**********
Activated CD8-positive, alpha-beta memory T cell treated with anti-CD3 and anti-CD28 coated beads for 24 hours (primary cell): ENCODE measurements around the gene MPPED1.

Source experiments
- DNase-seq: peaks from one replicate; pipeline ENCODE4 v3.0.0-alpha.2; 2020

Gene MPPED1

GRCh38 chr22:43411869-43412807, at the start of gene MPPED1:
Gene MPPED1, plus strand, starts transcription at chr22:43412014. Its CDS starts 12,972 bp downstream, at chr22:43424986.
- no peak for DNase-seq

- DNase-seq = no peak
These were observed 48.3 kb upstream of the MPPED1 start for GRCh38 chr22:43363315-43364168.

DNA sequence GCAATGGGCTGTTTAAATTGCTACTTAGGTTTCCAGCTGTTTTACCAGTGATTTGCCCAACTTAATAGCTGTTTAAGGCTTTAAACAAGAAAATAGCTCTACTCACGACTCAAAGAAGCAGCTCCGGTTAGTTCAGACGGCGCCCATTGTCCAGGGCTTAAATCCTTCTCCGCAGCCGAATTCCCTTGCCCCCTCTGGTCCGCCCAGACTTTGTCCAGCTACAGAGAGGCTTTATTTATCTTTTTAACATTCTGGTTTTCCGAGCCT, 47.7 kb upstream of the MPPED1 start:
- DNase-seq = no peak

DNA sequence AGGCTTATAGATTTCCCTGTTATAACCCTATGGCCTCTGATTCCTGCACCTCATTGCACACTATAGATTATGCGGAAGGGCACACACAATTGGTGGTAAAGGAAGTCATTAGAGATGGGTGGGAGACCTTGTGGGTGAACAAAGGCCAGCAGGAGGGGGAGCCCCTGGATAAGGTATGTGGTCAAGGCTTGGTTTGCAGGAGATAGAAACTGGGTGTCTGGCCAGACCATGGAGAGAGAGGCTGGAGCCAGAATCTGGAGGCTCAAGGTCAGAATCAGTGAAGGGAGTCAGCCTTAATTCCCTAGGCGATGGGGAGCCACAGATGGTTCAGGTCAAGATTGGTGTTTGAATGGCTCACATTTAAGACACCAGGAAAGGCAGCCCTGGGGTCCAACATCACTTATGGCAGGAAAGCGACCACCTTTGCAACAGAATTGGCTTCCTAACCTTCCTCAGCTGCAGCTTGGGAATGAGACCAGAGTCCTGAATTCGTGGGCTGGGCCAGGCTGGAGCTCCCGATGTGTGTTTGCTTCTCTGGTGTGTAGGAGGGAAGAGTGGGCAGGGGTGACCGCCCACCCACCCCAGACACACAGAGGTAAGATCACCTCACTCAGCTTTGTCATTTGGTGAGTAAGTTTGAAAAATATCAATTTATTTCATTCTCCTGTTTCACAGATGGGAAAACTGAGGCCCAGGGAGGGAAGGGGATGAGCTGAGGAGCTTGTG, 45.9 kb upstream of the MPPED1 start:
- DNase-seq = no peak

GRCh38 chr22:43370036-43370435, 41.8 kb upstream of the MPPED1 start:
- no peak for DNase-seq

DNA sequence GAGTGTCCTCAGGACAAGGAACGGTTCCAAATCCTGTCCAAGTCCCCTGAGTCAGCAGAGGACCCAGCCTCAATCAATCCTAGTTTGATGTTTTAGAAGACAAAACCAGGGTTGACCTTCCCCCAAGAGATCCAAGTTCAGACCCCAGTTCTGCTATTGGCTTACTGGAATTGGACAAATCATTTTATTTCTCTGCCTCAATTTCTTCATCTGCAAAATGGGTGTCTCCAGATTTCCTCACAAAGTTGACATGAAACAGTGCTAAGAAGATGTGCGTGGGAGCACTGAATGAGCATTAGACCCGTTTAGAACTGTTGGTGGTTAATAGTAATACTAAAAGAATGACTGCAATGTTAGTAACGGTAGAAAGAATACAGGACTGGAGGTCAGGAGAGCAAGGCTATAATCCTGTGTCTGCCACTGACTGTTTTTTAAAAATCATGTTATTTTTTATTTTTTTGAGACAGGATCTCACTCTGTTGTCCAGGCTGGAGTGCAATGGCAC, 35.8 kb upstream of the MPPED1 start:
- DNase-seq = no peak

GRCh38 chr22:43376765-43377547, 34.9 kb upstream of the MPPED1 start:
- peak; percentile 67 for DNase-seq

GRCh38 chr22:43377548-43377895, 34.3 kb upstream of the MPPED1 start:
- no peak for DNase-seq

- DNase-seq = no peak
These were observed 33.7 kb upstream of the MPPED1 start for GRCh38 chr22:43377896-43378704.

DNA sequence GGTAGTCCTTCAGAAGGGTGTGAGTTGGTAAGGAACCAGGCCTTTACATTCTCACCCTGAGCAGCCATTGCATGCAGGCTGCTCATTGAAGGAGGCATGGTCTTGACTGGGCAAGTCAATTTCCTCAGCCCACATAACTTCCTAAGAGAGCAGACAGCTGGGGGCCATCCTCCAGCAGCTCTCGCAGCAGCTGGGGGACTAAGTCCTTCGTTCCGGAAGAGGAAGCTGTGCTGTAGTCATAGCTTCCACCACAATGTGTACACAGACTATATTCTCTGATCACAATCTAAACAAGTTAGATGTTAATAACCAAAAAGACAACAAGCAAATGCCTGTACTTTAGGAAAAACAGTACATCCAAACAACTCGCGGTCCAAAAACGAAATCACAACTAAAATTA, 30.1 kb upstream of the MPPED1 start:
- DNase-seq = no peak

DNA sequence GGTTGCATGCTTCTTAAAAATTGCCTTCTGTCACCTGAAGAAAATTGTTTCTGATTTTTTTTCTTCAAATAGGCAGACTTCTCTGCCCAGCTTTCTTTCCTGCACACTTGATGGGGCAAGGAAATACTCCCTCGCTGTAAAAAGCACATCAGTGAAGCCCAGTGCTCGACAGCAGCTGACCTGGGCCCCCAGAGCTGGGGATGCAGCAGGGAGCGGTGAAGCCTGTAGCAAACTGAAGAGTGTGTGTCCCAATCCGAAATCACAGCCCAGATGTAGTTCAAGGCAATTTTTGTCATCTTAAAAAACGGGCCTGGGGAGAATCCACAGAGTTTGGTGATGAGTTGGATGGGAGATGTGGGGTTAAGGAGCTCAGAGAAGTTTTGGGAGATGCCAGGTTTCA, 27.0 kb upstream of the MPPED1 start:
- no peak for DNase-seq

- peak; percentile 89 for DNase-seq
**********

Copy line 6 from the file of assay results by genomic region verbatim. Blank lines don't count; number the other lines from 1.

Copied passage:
Gene MPPED1, plus strand, starts transcription at chr22:43412014. Its CDS starts 12,972 bp downstream, at chr22:43424986.